July 2018 -- Tammuz-Av 5778,  Volume 24, Issue 7

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AJC Comparative Surveys of Israeli, U.S. Jews Show Some Serious Divisions

On June 11, The American Jewish Committee (AJC) released its groundbreaking surveys of the attitudes of American and Israeli Jews, concluded ahead of the opening of the AJC Global Forum in Jerusalem. Many of the identical questions are used in both surveys, allowing a basis for comparison.

 

The surveys reveal sharp differences of opinion between the world’s two largest Jewish communities on President Trump, U.S.-Israel relations, and Israel’s security and peace process policies. On Jewish communal issues, such as Jewish religious equality in Israel, the surveys confirm fissures between American Jews and Israelis, though, at the same time, the data show a degree of commonality in opinions about the vitality of both the Diaspora and the State of Israel and their significance for the future of the Jewish people.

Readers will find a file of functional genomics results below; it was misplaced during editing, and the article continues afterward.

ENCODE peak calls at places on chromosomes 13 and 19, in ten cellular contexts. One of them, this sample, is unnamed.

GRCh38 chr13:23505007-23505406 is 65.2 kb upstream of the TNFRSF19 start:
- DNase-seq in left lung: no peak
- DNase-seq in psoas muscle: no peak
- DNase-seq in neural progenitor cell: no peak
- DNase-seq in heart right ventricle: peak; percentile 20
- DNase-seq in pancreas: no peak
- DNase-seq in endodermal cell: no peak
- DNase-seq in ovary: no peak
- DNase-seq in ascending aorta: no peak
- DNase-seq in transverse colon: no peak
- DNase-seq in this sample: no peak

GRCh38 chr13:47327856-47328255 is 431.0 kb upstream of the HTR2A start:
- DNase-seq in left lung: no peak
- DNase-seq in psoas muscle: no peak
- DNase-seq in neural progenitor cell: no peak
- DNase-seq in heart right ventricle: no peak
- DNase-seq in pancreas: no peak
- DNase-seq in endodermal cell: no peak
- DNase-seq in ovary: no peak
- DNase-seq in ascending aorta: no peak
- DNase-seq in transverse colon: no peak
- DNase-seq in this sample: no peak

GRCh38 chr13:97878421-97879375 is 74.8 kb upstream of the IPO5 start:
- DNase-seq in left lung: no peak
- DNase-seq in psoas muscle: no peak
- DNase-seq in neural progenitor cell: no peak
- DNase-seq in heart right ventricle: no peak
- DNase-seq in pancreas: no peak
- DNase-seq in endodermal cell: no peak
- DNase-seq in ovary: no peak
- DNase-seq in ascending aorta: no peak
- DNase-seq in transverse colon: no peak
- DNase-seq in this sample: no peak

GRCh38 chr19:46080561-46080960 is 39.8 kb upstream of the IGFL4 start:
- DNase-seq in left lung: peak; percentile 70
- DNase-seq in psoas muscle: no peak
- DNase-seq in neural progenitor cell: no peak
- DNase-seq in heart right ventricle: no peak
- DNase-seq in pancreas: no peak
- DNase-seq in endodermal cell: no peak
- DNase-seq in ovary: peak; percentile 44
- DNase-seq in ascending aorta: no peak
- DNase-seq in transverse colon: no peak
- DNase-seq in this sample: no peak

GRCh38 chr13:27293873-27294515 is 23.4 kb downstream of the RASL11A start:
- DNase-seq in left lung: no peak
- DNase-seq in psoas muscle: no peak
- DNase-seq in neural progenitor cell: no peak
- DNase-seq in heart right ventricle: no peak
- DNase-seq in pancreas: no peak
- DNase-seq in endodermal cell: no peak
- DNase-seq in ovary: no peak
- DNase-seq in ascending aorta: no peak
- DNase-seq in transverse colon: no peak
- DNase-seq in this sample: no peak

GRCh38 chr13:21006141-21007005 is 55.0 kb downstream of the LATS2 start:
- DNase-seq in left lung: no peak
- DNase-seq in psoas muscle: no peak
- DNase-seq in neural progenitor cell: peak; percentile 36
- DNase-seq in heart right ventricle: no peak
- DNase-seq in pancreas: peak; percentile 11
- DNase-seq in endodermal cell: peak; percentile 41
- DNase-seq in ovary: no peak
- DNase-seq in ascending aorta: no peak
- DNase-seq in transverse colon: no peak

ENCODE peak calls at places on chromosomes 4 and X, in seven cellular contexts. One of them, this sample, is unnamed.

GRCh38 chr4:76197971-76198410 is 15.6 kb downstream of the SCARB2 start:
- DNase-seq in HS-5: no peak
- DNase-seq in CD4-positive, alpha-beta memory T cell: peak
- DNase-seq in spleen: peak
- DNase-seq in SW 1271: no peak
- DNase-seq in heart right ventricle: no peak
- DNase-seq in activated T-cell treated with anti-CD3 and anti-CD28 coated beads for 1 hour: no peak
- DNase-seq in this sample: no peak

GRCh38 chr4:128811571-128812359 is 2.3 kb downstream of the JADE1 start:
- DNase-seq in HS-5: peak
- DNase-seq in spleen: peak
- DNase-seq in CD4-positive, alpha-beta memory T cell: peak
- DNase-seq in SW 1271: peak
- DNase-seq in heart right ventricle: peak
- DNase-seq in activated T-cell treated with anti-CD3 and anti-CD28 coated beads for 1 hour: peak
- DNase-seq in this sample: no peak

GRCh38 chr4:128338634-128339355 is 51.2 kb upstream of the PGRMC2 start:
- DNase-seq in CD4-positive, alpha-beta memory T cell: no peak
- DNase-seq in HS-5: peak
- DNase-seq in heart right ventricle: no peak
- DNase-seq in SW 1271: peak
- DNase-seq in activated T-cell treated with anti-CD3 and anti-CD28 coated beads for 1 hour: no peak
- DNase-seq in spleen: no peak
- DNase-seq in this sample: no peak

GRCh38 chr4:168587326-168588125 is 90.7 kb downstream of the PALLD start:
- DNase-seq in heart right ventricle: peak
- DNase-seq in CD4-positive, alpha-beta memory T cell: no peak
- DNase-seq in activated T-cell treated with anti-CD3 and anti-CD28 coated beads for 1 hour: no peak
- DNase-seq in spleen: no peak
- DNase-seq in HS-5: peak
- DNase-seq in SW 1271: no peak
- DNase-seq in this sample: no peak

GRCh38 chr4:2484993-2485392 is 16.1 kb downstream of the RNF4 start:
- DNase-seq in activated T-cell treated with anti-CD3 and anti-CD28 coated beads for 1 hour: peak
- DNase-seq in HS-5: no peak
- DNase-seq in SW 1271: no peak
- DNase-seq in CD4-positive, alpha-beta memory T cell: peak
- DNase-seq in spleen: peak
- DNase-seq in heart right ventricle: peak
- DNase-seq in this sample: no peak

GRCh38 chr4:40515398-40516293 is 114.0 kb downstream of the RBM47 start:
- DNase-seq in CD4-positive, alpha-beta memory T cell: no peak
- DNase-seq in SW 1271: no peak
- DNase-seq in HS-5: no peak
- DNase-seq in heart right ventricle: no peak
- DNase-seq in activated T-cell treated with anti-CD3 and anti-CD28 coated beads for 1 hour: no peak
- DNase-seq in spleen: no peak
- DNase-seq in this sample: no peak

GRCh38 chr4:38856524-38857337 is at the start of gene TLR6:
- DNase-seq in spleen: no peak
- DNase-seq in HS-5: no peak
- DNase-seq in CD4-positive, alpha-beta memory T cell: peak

“Our surveys are important barometers of the perceptions and views affecting current and long-term relations between American Jews and Israelis, the two largest Jewish populations in the world,” said AJC CEO David Harris.

 

“Significantly, for both communities, the main factor predicting how people will respond is how they identify religiously. The more observant they are on the denominational spectrum, their Jewish identity and attachment to Israel is stronger; skepticism about prospects for peace with the Palestinians higher; and support for religious pluralism in Israel weaker,” said Harris. “In the survey of American Jews, political affiliation also plays a major role. The majority who identify with the Democratic Party and voted for Hillary Clinton are less attached to Israel, more weakly identified with the Jewish people, and more favorable to religious pluralism than the minority who are Republicans and report that they voted for Donald Trump.”

 

U.S.-Israel Relations

The gap between American Jews and Israelis regarding President Trump’s approach to Israel is profound. While 77% of Israeli Jews approve of how the president is handling U.S.-Israel relations, only 34% of American Jews do. A majority, 57%, of U.S. Jews disapprove, while only 10% of Israelis do.